These initial “hammer” impacts on the health care industry essentially unfolded between mid-February and mid-April. By that time, most companies had grasped the nature and gravity of the existential issues that faced their businesses. Daily panic was replaced with weekly panic—as the shocks became less frequent and more manageable. This roughly correlated with the time that the stock market regained its footing, as investors, like executives, again became able to obtain and process information. Around mid-April, the health care industry began “The Dance”, which most have accepted will last for at least another nine months—and probably longer.
Elective procedures are how hospitals in America make money. Elective procedures have restarted in most states, but it’s increasingly clear that COVID surges will force hospitals to be much more flexible in scheduling, canceling procedures in a way that will be very frustrating for patients. Just a few days ago, Texas canceled elective procedures in hard-hit counties to deal with an upcoming wave of COVID. Actions like this will most likely continue in states that see test-positive rates climb above 10% and new cases rise due to community spread (currently, this seems to be the sunbelt states, with Texas, Florida, and Arizona getting most of the press.) However, this is still an oversimplification. In Florida, for example, 43% of new cases are hitting just three counties as of June 29th: Miami-Dade, Broward, and Palm Beach, a contiguous urban area not dissimilar to the NY-NJ-CT or MD-DC-VA megaplexes. Sumter County—the oldest demographic county in the United States and home to The Villages retirement community—is still seeing very few cases.
What to Look For:
- Hospitals will “surge” their elective procedures in periods of ebbing COVID infections, essentially building up reservoirs of cash for clear-the-deck moments.
- More flexible elective procedure scheduling will demand better use of AI to slot patients into the right slots based on upcoming disease surges, relative seriousness of the issue, and risk.
- Regional hospital networks that can move patients between hospitals will have big advantages over smaller hospitals that are frozen in one epidemiological environment. For example, hospital networks in Florida that can take advantage of low-incidence facilities will potentially have an advantage—while being careful to avoid the potential debacle of seeding the virus to low-incidence areas.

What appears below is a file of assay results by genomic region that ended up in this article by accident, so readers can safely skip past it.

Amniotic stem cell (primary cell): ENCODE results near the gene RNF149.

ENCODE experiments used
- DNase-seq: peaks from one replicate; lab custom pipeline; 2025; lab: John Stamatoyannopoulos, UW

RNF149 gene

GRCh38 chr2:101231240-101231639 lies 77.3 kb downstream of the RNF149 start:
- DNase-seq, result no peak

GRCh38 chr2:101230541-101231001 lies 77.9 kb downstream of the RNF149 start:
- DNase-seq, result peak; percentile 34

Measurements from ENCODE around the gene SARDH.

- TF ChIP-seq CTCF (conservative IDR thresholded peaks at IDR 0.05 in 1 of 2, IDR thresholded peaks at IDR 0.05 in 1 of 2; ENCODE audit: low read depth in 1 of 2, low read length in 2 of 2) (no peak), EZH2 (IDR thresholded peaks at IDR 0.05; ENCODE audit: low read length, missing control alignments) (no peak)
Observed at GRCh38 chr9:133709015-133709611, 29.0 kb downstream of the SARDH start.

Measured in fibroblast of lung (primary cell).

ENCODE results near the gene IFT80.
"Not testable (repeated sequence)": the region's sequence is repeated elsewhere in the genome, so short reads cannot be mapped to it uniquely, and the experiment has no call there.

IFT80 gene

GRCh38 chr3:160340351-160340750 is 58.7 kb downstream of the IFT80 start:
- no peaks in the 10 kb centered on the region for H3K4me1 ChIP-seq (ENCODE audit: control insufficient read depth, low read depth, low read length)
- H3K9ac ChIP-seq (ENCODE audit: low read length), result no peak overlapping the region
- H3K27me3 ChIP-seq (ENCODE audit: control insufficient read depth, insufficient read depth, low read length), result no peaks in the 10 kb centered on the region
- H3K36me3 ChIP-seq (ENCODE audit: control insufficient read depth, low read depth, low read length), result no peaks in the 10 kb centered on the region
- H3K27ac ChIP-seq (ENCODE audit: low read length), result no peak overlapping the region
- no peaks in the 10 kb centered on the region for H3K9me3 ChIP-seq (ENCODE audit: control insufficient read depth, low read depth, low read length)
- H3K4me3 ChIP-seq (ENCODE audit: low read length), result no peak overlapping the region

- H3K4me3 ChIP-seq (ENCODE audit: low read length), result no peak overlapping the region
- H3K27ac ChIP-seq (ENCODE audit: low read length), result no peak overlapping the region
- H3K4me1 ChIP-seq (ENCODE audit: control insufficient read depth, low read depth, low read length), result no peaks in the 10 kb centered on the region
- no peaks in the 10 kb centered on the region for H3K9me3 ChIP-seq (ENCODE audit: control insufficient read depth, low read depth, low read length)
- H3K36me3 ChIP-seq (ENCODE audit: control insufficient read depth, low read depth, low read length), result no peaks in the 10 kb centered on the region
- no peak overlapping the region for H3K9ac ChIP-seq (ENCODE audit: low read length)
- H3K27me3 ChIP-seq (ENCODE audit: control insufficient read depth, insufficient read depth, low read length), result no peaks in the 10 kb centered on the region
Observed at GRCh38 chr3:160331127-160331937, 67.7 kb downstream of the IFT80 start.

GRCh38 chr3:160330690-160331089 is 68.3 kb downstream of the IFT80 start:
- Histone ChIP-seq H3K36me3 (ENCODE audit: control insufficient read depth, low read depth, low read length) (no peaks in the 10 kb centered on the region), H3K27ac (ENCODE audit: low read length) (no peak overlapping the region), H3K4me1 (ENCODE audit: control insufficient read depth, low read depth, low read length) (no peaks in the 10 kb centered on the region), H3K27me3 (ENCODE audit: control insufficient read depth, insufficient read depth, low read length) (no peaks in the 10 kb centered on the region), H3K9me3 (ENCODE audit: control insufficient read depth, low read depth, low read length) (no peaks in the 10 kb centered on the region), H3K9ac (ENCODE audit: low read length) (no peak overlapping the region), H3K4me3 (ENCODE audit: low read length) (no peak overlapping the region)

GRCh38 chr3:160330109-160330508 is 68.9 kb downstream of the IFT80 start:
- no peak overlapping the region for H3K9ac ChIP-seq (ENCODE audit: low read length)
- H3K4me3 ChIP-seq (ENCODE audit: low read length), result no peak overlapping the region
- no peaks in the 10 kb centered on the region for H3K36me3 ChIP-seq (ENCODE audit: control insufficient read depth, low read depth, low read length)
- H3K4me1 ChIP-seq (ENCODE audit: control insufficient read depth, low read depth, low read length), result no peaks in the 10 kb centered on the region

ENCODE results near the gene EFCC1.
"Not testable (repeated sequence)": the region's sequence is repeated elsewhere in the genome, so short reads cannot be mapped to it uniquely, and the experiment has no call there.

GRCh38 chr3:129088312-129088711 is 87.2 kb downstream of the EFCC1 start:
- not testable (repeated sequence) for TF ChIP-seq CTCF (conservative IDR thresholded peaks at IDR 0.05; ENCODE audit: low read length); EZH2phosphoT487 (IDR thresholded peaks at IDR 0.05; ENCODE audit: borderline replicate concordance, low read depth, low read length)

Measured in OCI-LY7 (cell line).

Primary Care Physicians
Most primary care networks have adapted to the drop in in-person demand (temporarily) by embracing video well visits for routine care. However, these visits are no substitute for the real thing. On a recent visit, for example, I was told that my camera’s resolution wasn’t good enough to diagnose a skin issue. More serious issues will simply be undetectable by these types of issues. This is for people who have broadband internet; much of America, still, does not. In rural areas, the cost to get 100-megabit broadband “the last mile” is simply too high.
Pediatricians are a particular area of concern due to their key role in vaccinating children, thereby maintaining the level of herd immunity required to keep other deadly diseases—like Measles, Mumps, and Rubella—at bay. Parents, afraid to expose their children or themselves to COVID, might be avoiding scheduled shots, assuming that they will receive them when this has all died down. In Florida, this has led to a 15% drop in childhood immunizations year-over-year.
What to Look For:
- To serve patients without broadband, providers will provide temporary WiFi in their clinic parking lots, so patients can do video well-visits from their cars like Hudson Headwaters and PrimeLink did in rural upstate New York.
- Annual physicals will make aggressive use of pre-visit testing, via kits sent to the home for colorectal cancer or A1C screening such as those provided by EverlyWell, or at “COVID-proof” labs to minimize contact.
- PCPs will make more use of AI-based diagnosis algorithms to track which patients need to be seen in-person, vs. putting all patients on fixed schedules.
- The days of the house call might be returning, particularly in low transmission-risk settings. Pediatricians will make use of outreach vans to reach kids who need to be vaccinated while performing other well-visit functions.
Dentists face a particularly thorny problem. They spend all day in patients’ mouths, making the risk of transmission extremely high. A dental visit in the age of COVID is all of a sudden a very high-risk undertaking. To deal with this, Dentists have had to seriously gear-up when it comes to PPE. This isn’t inexpensive—N95 masks, for example, are currently going for around $10 per mask on the open market. Add the cost of a disposable gown, gloves, and a face shield and you’re up to $20 minimum per visit in additional costs. Adding air filtration, UV disinfection, fever check stations, and other hard goods might run a small office up to $100,000 in one-time capital improvement costs.